Home » History » The Gunpowder Treason Plot to Blow Up British Parliament in 1605

The Gunpowder Treason Plot to Blow Up British Parliament in 1605

by Les Hewitt

Headed by Robert Catesby, the Gunpowder Treason Plot, or the Jesuit Plot, aimed to blow up England’s State Opening of Parliament and assassinate King James I on November 5, 1605. The plotters were indignant about the treatment of Catholics under their Protestant rulers, and they intended to restore Catholic freedom and control. However, their scheme was discovered and reported. At midnight of November 4th, authorities discovered 36 barrels of gunpowder stashed under one of the Houses of Parliament. As one of the most momentous occasions in all of British history, large celebrations take place on November 5 every year to commemorate the foiling of the Gunpowder Plot.

Eight conspirators of the Gunpowder Plot.

This reproduction of an early engraving shows eight of the thirteen conspirators of the Gunpowder Treason. Public domain, U.S.

What Caused the Gunpowder Treason Plot?

The cause of the Gunpowder Treason stemmed from the long history of difficult Catholic-Protestant relations in England. Religious rifts had been plaguing the nation for hundreds of years. Historically speaking, Britain largely followed Pagan traditions. Romans later introduced Christianity to just a few places. Then in about A.D. 600, Pope Gregory sent Augustine on a successful mission to convert Anglo-Saxons to Catholicism (DCC). For more than 900 years, the Roman Catholic Church controlled the Church of England.

In 1527 King Henry VIII petitioned the Pope to annul his marriage to Catherine of Aragon so that he could marry Anne Boleyn, who he hoped would produce a male heir. However, when the Pope denied his request, King Henry implemented the English Reformation to break away from Roman Catholic dominance. He established himself as Supreme Head of the Church of England and demanded the loyalty of his people, including Catholics. Hundreds of rebels were executed (Potts). Additionally, Henry VIII dissolved more than 800 religious houses and confiscated their assets.

After King Henry and his successor King Edward died, Henry’s daughter Mary became Queen of England. She followed in her Spanish mother’s footsteps and practiced Catholicism, therefore, she became a champion of the Roman Catholic world when she reinstituted papal authority. As a Catholic leader, she was extremely conservative and brought back strict heresy laws. This led to the execution of more than 300 Protestants, and the Queen earned the name, Bloody Mary. However, her reign was short-lived, and after only about five and a half years on the throne, Mary died.

Persecutions for heresy were common.

Thomas Cranmer, head of Reformation under Henry VIII, was burned for heresy, as Queen Mary ordered. Public domain.

The Protestant Queen Elizabeth

In 1558, Mary’s half-sister Elizabeth ascended to the throne. The Protestant Queen quickly reestablished the Reformation (Martin). Additionally, she implemented a new statute called the Elizabethan Religious Settlement. This made it mandatory for anyone taking official office within the church to declare allegiance to the reigning monarch as the Head of the Church and State. Those that did not follow this decree would be fined heavily, and repeat offenders would either be imprisoned or even executed. Hence, Catholicism became marginalized and all but illegal to practice. However, priests did keep the religion alive in secret despite the threats of torture or execution.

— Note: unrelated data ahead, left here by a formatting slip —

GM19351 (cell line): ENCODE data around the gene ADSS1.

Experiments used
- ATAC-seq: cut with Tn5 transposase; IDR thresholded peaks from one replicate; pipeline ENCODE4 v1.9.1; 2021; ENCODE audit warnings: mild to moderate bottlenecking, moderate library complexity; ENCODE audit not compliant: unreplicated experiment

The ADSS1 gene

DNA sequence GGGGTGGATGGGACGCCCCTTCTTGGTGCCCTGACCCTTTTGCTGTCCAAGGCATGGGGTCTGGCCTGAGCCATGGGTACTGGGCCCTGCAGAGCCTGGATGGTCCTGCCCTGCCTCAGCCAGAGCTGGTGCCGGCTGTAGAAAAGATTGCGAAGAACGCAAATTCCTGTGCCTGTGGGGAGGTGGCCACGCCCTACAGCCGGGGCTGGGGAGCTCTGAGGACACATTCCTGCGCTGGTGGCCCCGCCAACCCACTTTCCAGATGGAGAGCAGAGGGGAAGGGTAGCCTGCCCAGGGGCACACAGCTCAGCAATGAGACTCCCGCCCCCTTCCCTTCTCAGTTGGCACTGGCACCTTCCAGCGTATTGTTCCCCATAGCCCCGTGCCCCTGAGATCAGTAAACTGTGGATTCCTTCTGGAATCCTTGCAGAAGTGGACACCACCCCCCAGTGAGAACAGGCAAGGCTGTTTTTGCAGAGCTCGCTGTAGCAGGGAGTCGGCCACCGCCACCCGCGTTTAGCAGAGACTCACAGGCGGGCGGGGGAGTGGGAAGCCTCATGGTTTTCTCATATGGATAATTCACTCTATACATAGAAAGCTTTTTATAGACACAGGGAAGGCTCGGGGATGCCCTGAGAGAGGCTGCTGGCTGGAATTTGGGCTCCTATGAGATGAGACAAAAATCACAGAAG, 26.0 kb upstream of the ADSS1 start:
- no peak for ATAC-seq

James IV Ascends to the Throne

Elizabeth never married or had a family, which meant that there was no heir to the throne. Robert Cecil, the Secretary of State, held secret talks with James VI of Scotland about succeeding Elizabeth. On March 24, 1603, the Queen died. The Catholics had hoped to install the daughter of Philip II of Spain, Infanta Isabella, as the new Queen. However, their aspirations were dashed when Cecil pronounced James as King of England. James did have a family, though, and was proclaimed to be the “natural order of things.” At the very least, he could provide a healthy legacy for the English monarchy.

Papists of the time, along with Jesuit priests, tried to offer their support for the new King. The Catholic community had high hopes that James would make life easier for them and grant them more rights. Instead of living under the threat of execution, practicing Catholics were promised exile if convicted for their crimes. But this was not enough. Unfortunately for them, King James maintained many of the harsh laws that had been formerly implemented. Thus, many English Catholics became exceedingly discontent and derived plots to change things on their own terms.

Other Plots Against King James

The Gunpowder Treason was not the only action taken against King James. Members of the Clergy would get together and try to counter James’ apparent lack of tolerance toward Catholics. Two of them, William Clark and William Watson, engineered an idea they called the Bye Plot. After capturing James, they would have imprisoned him in the Tower of London until he promised to be more appreciative of Catholics. This plan failed and both were executed as a result.

Another plan to assassinate King James and place Elizabeth’s cousin Arabella Stuart on the throne was also foiled due to a lack of funding from King Henry III of France. Only one of these plotters of the so-called Main Plot was sent to the gallows. The three others, including a certain Walter Raleigh, were all pardoned because James did not want his tenure to begin with excessive bloodshed.

Founding the Plan

The Gunpowder Treason likely came the closest to forcing a new monarchy in favor of Catholics. In order to accomplish this, the group intended to install King James’ 9-year-old Catholic daughter, Elizabeth Stuart, onto the throne. The scheme involved a dozen fellow Catholics who shared the same disillusionment with the King. Its leader was Robert Catesby. He recruited the entire group in a matter of weeks and spent several months or more developing a plan. In May of 1604, a meeting between “Catesby, Thomas Winter, John Wright, Thomas Percy, and Guy Fawkes [took place] in the Duck and Drake in the Strand, London, where Catesby proposed the attack on the opening of Parliament” (Parliament.uk).

The King himself would be present at the State Opening of Parliament, in addition to all the other nobles and dignitaries of the Church of England. For Catesby and his followers, this would be the perfect opportunity to solve all of their problems in one fell swoop – the once in a lifetime chance.

Getting into the Parliament